Daniel Kerschensteiner, MD
Daniel Kerschensteiner, MD, associate professor of ophthalmology and visual sciences, of anatomy and neurobiology, and of biomedical engineering, is honored for his impactful research investigating the formation and function of neural circuits underlying vision
Using imaging, electrophysiological and molecular genetic approaches, Kerschensteiner’s lab has uncovered networks that generate patterned spontaneous activity, which propagates through the developing visual system and refines its connectivity. His group also has deciphered circuit mechanisms underlying the detection of object- and self-motion in the retina. Kerschensteiner has secured major research funding for his investigations, including two National Institutes of Health (NIH) RO1 grants and numerous private foundation grants. He is credited for discovering the role of neurotransmission in regulating the number of synaptic connections formed between pairs of neurons. He also discovered that activity at a neuron’s axon terminals (output) influences the connectivity of the neuron’s dendrites (input), thereby demonstrating that retrograde signals help guide the assembly of neural circuits. In a recent study, Kerschensteiner and his colleagues identified a central role for an excitatory amacrine cell in object motion detection.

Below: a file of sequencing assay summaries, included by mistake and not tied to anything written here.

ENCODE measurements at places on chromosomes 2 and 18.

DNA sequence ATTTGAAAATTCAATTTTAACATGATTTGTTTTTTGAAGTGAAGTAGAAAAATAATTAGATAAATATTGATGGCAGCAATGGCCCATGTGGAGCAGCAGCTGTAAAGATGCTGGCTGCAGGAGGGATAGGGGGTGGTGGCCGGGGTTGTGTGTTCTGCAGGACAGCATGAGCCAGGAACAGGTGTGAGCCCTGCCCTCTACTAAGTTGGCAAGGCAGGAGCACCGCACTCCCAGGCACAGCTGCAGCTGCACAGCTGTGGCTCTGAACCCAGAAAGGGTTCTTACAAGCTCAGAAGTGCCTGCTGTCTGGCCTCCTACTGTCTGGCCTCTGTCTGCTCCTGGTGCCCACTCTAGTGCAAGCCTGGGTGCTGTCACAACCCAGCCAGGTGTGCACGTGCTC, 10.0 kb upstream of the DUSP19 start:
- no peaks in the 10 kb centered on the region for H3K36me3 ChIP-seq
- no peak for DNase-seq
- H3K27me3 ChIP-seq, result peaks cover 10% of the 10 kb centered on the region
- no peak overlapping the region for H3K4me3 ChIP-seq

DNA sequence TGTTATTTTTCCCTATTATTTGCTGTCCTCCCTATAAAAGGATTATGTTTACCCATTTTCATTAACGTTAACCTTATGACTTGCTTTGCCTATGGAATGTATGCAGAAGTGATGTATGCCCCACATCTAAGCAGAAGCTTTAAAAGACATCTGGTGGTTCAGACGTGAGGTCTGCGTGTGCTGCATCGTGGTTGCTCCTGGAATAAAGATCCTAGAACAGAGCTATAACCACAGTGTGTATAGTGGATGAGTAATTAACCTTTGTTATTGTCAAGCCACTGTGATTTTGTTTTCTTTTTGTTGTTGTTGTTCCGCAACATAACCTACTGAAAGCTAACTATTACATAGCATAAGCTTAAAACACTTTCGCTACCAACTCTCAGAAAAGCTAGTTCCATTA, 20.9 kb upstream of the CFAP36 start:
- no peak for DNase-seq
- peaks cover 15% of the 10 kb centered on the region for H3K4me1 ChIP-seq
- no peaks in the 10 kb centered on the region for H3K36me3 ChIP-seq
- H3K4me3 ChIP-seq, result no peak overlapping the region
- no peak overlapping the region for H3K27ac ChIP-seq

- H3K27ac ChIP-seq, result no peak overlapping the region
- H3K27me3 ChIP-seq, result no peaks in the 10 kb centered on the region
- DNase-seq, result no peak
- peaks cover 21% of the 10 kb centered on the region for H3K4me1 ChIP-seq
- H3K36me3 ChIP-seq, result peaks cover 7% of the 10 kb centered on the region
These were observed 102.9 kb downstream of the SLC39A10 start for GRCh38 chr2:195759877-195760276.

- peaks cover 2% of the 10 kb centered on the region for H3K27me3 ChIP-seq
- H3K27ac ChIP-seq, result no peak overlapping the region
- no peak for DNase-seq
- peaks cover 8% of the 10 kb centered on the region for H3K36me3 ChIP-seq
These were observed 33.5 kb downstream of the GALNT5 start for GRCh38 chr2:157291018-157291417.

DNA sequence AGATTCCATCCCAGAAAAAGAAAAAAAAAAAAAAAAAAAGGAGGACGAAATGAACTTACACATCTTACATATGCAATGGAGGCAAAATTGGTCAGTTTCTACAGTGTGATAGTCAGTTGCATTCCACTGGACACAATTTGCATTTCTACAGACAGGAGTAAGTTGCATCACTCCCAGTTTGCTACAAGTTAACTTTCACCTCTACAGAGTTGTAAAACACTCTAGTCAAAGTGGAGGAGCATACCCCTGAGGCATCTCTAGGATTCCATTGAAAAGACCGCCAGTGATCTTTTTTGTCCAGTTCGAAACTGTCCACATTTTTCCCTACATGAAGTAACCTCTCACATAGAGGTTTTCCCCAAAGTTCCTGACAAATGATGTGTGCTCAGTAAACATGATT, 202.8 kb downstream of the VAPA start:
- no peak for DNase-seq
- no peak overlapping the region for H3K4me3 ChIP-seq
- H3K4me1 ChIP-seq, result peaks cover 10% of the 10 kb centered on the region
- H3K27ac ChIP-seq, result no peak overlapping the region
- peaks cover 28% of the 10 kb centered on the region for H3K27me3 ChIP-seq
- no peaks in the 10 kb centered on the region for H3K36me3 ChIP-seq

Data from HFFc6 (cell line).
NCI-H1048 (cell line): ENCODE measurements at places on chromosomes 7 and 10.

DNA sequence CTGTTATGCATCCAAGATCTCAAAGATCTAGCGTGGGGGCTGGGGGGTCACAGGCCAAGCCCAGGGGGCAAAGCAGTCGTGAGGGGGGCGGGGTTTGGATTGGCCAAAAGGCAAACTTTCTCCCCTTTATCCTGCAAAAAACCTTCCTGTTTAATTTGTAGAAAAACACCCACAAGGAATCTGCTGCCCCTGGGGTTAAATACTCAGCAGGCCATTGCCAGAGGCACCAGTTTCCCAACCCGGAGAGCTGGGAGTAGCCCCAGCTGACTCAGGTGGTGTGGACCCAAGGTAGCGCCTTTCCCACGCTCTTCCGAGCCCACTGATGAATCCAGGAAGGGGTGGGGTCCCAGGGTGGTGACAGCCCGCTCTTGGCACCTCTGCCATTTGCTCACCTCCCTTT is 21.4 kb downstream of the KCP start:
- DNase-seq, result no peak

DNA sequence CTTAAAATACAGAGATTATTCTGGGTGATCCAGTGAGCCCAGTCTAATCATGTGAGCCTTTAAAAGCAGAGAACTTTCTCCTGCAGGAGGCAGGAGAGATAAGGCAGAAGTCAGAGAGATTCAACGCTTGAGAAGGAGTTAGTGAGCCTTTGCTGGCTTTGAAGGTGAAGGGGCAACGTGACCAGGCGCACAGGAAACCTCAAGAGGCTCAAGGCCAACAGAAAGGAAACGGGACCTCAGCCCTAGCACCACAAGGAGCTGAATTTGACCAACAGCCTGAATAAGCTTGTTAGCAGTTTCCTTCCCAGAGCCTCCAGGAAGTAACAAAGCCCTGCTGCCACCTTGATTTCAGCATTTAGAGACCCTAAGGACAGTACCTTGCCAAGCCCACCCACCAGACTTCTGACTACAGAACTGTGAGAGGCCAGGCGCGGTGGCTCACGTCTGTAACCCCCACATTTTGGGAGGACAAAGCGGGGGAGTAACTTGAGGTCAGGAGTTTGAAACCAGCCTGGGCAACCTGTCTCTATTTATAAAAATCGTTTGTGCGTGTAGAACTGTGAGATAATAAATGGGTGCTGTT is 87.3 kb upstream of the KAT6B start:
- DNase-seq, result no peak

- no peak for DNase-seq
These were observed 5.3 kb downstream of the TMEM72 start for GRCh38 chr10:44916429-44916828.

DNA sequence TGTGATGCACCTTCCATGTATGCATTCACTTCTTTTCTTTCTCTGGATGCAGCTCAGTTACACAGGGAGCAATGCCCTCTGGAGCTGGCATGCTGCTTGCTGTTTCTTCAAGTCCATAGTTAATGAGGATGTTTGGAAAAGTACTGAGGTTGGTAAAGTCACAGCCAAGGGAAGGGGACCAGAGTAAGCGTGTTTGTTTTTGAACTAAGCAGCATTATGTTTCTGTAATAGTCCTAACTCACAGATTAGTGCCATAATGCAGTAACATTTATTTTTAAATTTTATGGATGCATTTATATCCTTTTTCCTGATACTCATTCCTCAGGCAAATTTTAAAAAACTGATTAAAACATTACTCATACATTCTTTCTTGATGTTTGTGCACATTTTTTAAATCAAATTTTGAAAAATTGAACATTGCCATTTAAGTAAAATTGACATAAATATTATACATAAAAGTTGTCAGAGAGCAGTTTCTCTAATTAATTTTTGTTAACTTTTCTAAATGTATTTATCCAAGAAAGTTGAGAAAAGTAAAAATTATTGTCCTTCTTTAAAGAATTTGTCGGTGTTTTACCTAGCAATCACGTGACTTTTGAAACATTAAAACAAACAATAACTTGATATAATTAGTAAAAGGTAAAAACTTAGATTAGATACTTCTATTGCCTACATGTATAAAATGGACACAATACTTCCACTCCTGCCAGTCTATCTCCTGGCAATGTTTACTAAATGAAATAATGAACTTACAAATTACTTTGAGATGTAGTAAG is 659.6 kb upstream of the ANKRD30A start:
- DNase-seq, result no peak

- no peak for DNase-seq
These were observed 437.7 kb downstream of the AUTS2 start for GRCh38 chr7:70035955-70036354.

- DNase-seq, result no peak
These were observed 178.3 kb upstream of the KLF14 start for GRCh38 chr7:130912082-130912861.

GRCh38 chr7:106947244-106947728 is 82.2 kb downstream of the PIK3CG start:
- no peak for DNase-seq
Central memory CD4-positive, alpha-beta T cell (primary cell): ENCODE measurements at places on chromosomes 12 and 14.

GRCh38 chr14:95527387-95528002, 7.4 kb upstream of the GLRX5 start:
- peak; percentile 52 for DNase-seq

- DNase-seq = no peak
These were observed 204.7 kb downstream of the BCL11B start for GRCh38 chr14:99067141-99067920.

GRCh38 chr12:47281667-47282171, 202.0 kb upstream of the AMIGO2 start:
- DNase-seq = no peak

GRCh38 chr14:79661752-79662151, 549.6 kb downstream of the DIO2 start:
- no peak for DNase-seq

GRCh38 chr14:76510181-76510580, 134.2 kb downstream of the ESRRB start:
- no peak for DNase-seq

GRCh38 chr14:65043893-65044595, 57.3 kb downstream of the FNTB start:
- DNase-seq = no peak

Kerschensteiner’s contributions to the field of visual science are shared with the students working in his research lab, all of whom have published influential papers in peer-reviewed journals.
He earned his medical degree from Georg-August University in Göttingen, Germany, where he completed a residency in neurology. He completed postdoctoral fellowships in neuroscience and biological structure at University College London and at the University of Washington in Seattle before he joined Washington University’s faculty in 2009.